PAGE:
A federal judge has ordered the city of Wichita and its legal defense team to pay a sanction for an “inexcusable” delay in providing thousands of pages of documents in a lawsuit over a fatal shooting by a police officer.
Still in dispute is the amount the city’s legal team will pay as a sanction. The two sides are supposed to agree on a “reasonable” amount. Lawyers bringing the lawsuit against the city have asked for $9,762, based on their time spent arguing the issue and preparing for a hearing. The attorney defending the city is contending the sanction should be considerably less – $2,959.38.
The sanction over not providing some documents on time is one of the latest actions in an ongoing civil rights lawsuit filed by Dawn Herington, mother of Troy Lanning II. Her 24-year-old son died in 2012 after he was shot by Officer Randy Williamson, who is no longer with the Wichita Police Department. The lawsuit claims include “excessive force, the failure to provide proper training on the use of deadly force, and the failure to supervise.”
On Sept 1., U.S. Magistrate Judge Kenneth Gale said the city and its attorney “were aware of the documents months before they were provided” to the mother’s attorneys. The circumstances don’t show “bad faith,” Gale wrote in his order. “There is no evidence that the omissions were intentional. … Even so, the Court finds the omissions are inexcusable.”
On Thursday, Steve Pigg, the private attorney hired to defend the city in the lawsuit, told The Eagle: “This is solely my fault in not getting the records to the other side on time. It’s not the city’s. The city provided them to me. My firm’s going to pay for it, whatever the sanction is, and we’ve informed the city of that. It’s my mistake, so the city shouldn’t have to pay for it.”
Also Thursday, James Thompson, one of the two attorneys bringing the lawsuit against the city, said of the judge’s decision: “We took our concerns to Judge Gale, and he found they were valid and punished the city accordingly.”
In June, an attorney working with Thompson, Donald Snook, filed a motion seeking sanctions. Starting in September 2014, the plaintiff’s lawyers began seeking documents from the city including its policies on use of force and officer-shooting investigations. They also sought documents on Officer Williamson, his use of force and reviews of his use of force.
Snook contended that the city “has exhibited a pattern and practice of discovery abuses in a number of cases.” As an example, Snook said the city had withheld 4,000 pages of documents in another excessive-force case that it was now using to attack the credibility of a plaintiff’s expert in the Williamson shooting.
Pigg, the lawyer defending the city in the shooting by Williamson, disagreed. Pigg said the city had reason to challenge the expert.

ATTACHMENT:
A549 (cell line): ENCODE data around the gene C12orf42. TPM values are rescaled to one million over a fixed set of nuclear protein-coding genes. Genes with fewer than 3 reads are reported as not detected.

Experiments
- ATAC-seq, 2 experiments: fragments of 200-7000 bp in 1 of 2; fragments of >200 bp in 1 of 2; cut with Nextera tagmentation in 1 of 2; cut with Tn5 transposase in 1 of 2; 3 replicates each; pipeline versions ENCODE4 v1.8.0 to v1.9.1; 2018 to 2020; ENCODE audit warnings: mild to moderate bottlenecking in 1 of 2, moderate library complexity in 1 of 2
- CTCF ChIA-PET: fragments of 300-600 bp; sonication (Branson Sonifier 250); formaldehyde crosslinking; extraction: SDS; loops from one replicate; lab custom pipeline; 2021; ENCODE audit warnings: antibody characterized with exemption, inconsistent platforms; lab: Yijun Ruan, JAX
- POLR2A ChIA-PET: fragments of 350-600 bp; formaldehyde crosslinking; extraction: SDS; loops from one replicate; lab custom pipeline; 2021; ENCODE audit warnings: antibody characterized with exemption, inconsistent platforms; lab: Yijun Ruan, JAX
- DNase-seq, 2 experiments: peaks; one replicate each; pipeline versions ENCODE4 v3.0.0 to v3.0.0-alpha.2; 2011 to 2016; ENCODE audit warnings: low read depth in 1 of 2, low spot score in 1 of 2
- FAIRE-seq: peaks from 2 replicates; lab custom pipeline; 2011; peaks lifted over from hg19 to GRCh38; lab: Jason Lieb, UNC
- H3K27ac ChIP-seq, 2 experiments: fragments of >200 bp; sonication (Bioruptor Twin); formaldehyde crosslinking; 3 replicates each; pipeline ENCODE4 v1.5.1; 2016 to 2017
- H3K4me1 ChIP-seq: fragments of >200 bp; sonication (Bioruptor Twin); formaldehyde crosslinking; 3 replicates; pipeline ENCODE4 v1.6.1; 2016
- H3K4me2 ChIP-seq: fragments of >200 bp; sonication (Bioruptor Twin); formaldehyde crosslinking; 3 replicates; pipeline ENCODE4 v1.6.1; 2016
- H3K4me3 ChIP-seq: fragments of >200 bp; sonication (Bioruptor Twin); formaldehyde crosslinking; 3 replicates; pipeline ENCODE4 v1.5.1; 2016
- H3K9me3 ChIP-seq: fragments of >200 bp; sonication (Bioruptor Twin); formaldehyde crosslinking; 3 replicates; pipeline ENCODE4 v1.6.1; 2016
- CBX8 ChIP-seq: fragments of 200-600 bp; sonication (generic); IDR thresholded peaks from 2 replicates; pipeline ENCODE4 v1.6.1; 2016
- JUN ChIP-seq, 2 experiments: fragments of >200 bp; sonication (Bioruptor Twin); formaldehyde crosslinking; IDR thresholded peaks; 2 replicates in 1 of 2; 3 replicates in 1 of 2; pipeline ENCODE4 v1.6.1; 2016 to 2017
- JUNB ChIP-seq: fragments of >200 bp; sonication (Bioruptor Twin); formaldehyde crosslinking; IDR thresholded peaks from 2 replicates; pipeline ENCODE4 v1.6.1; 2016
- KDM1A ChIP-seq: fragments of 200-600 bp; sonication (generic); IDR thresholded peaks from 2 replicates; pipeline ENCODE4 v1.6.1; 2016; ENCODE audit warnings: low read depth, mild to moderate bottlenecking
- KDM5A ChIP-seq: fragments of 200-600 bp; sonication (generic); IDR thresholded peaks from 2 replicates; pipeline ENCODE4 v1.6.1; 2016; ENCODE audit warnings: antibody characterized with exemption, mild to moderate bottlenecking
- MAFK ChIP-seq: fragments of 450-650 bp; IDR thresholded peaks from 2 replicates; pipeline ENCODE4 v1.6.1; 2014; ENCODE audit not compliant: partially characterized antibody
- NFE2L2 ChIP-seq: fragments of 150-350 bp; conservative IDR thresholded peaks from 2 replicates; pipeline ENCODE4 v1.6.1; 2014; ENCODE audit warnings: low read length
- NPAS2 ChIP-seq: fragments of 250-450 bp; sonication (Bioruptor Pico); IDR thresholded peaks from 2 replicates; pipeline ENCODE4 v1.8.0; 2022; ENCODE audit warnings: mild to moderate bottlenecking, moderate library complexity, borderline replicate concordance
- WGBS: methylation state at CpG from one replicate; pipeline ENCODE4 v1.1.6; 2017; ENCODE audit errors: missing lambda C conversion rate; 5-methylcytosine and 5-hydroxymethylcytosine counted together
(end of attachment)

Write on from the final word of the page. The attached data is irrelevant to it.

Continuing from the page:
In a court document defending the city, Pigg said, “No sanction is appropriate.”
Although the city didn’t provide some internal affairs documents on time, all relevant documents were given on time, Pigg said.
All documents involving the shooting of Lanning were provided, he wrote. “Documents were never hidden.”
Pigg said in the document that he regretted the mistake in not handing over some files earlier, adding, “Counsel has instituted internal office procedures to prevent any recurrence. This is the first motion for sanctions effectively directed at defendant’s counsel in 40 years of practice.”
More than four years after it happened, the shooting of Lanning remains unresolved.
According to court documents or police accounts, Williamson shot Lanning six times after police responded to a report of a possible drive-by shooting and after Lanning allegedly ran from a vehicle after a high-speed chase. Williamson chased Lanning on foot and shot him after Lanning allegedly reached into a bag.
Lanning was unarmed, according to the lawsuit.
District Attorney Marc Bennett has left open the question of whether the shooting was justified, saying it remains an open investigation.
After working 10 years as a Wichita police officer, Williamson left the department in 2013. His leaving came after prosecutors accused him of firing shots that damaged a south Wichita building while he was on duty. The building shooting occurred in September 2012, five months after he shot Lanning. Prosecutors also alleged that he falsely reported a crime, apparently about the building incident.
Police said that Williamson fired several times, that he said someone acting suspiciously appeared ready to fire at him with a rifle or shotgun. Investigators found no evidence that anyone shot at him.
Williamson entered what is known as an Alford plea, meaning he accepted a plea offer without admitting guilt. It reduced his criminal-damage-to-property charge from a felony to a misdemeanor. The plea also included a misdemeanor charge of falsely reporting a crime.
Patrick Mitchell, Williamson’s attorney in the building case, said that when Williamson allegedly shot at the building, he was suffering from post-traumatic stress disorder, or PTSD, as a result of the fatal Lanning shooting months earlier.